I hope that by being quite funny and appealing to our “inner man” that this video will help us down the long and exceptionally slow road to tackling the social and cultural norms that allow these levels of violence to persist. Hopefully it will allow us to once more proudly proclaim that We are Man!

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5 Comments

Filed under Health, Human rights

5 responses to “We are man!

  1. I think building the bridges starts with challenging a culture where it’s okay to dumb down and make fun of any subject as long as it’s “funny.”Rape jokes are on the rise and they are everywhere. Rather than the media portraying the facts about one of the grossest, vilest human rights violations that can happen to a person – instead it has created a culture where many think it’s okay to laugh about it in the name of “banter.”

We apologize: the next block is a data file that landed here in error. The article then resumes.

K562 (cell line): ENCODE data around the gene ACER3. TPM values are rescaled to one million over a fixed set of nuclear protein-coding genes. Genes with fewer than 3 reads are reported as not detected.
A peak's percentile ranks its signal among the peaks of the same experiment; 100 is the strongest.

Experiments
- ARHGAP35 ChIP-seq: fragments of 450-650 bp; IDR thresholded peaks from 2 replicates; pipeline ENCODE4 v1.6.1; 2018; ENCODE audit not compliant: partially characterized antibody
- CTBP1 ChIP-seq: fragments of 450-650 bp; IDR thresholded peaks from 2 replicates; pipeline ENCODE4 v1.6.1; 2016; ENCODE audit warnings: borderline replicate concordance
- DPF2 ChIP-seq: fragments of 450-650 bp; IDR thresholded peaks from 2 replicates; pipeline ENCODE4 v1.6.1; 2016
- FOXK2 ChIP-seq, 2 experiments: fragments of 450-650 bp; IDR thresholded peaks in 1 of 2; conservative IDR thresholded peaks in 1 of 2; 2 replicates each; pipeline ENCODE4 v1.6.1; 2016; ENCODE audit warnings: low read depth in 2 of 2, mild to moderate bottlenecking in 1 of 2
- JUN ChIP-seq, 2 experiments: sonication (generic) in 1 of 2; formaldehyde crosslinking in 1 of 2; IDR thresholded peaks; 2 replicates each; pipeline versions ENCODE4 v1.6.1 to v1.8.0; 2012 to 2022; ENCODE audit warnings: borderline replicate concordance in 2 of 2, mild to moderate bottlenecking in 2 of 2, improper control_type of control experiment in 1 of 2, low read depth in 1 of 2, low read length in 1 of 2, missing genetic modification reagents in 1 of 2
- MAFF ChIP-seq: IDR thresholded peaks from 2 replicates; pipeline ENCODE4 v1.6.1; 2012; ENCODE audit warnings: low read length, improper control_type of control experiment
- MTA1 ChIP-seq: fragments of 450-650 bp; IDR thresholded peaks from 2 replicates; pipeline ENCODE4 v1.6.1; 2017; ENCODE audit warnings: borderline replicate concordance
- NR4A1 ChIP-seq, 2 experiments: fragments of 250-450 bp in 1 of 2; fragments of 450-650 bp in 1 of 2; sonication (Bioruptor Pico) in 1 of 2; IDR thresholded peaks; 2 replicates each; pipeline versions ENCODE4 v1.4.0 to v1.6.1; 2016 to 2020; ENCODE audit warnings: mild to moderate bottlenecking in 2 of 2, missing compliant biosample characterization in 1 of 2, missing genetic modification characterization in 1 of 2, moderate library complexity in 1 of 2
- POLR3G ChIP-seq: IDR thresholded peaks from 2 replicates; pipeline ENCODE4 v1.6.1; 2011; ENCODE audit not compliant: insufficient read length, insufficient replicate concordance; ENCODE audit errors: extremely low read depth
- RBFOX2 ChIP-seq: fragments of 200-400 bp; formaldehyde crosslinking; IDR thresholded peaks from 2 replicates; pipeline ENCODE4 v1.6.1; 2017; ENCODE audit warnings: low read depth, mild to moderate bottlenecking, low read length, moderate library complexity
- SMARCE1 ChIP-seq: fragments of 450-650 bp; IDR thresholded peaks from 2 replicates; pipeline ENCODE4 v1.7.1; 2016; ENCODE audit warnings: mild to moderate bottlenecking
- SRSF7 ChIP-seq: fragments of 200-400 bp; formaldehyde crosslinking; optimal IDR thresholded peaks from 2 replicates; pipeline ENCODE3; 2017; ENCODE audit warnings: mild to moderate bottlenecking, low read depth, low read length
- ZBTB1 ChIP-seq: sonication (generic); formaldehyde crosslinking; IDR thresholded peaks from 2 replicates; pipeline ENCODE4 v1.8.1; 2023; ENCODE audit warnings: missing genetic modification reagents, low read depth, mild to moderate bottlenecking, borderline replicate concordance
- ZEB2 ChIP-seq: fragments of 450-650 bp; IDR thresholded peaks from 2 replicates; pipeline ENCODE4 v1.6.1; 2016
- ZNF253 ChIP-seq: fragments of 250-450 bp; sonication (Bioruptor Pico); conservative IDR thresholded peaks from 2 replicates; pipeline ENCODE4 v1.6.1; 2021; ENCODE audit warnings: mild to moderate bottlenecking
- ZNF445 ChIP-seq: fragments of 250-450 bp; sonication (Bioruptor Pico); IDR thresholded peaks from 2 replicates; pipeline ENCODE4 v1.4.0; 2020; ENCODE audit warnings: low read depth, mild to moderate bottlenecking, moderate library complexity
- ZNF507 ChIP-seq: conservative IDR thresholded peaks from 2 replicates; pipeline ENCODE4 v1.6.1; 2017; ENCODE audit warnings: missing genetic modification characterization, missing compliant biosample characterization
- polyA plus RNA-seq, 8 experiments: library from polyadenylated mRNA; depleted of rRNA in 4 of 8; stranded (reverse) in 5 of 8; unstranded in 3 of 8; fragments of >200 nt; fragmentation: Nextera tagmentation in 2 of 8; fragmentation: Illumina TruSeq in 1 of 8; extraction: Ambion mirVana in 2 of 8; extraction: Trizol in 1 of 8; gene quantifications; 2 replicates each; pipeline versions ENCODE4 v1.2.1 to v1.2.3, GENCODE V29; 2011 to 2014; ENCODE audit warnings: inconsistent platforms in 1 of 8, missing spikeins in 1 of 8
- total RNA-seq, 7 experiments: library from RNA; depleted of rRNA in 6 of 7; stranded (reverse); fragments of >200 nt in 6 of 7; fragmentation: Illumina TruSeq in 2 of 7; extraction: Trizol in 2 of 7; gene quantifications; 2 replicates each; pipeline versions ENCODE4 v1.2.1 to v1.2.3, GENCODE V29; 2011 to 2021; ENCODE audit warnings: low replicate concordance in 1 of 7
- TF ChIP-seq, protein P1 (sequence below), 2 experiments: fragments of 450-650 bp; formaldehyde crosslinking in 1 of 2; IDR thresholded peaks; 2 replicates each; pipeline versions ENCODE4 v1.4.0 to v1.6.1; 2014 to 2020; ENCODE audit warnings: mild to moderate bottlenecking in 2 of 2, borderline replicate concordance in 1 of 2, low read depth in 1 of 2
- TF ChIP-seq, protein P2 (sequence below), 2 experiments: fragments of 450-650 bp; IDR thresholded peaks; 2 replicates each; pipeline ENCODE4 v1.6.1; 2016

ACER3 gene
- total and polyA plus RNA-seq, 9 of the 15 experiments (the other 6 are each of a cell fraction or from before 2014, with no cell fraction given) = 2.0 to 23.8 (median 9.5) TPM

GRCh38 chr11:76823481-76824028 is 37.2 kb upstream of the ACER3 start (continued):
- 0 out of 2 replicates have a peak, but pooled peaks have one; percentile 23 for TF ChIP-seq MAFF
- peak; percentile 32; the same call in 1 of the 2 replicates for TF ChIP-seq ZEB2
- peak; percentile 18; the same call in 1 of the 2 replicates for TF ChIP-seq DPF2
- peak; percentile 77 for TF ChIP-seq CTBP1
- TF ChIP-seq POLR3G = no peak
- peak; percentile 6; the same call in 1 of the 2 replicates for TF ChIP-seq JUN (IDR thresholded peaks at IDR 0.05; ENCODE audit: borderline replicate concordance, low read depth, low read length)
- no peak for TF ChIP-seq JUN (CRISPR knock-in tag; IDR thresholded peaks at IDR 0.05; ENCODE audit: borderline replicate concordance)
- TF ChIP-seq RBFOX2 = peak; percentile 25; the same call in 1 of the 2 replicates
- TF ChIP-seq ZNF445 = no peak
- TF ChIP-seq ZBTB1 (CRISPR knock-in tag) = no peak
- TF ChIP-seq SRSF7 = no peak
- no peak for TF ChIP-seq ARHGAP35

Take for example the Unilad website last month: “If the girl you’ve taken for a drink… won’t spread for your head, think about this mathematical statistic, 85% of rape cases go unreported. That seems to be fairly good odds.” That’s funny right? I mean seriously- WTF. They did magnanimously apologise and retract the statement, but how did any of them think it was acceptable in the first place? The answer to that question may lie in Alison Saunders, chief crown prosecutor for CPS London, analysis of a society that demonises rape victims and where jokes on rape by popular comedians is the norm. The impact is has on the justice system, and the two recent examples she cites, quite frankly, beggars belief.